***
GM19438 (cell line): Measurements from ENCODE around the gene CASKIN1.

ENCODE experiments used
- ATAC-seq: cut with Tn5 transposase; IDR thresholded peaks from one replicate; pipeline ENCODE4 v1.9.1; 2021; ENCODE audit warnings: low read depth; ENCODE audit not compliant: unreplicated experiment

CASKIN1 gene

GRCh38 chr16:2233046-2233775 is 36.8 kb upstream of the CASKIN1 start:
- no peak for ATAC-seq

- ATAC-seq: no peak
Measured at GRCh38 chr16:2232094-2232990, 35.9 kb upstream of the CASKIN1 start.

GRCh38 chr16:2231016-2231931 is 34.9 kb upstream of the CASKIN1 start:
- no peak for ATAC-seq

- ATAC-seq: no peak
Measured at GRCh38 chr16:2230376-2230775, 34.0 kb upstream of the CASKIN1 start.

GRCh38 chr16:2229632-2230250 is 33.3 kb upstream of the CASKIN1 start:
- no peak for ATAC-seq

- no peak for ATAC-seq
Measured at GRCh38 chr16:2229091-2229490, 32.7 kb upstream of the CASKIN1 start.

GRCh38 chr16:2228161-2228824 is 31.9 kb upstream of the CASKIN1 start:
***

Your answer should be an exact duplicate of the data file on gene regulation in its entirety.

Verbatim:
GM19438 (cell line): Measurements from ENCODE around the gene CASKIN1.

ENCODE experiments used
- ATAC-seq: cut with Tn5 transposase; IDR thresholded peaks from one replicate; pipeline ENCODE4 v1.9.1; 2021; ENCODE audit warnings: low read depth; ENCODE audit not compliant: unreplicated experiment

CASKIN1 gene

GRCh38 chr16:2233046-2233775 is 36.8 kb upstream of the CASKIN1 start:
- no peak for ATAC-seq

- ATAC-seq: no peak
Measured at GRCh38 chr16:2232094-2232990, 35.9 kb upstream of the CASKIN1 start.

GRCh38 chr16:2231016-2231931 is 34.9 kb upstream of the CASKIN1 start:
- no peak for ATAC-seq

- ATAC-seq: no peak
Measured at GRCh38 chr16:2230376-2230775, 34.0 kb upstream of the CASKIN1 start.

GRCh38 chr16:2229632-2230250 is 33.3 kb upstream of the CASKIN1 start:
- no peak for ATAC-seq

- no peak for ATAC-seq
Measured at GRCh38 chr16:2229091-2229490, 32.7 kb upstream of the CASKIN1 start.

GRCh38 chr16:2228161-2228824 is 31.9 kb upstream of the CASKIN1 start: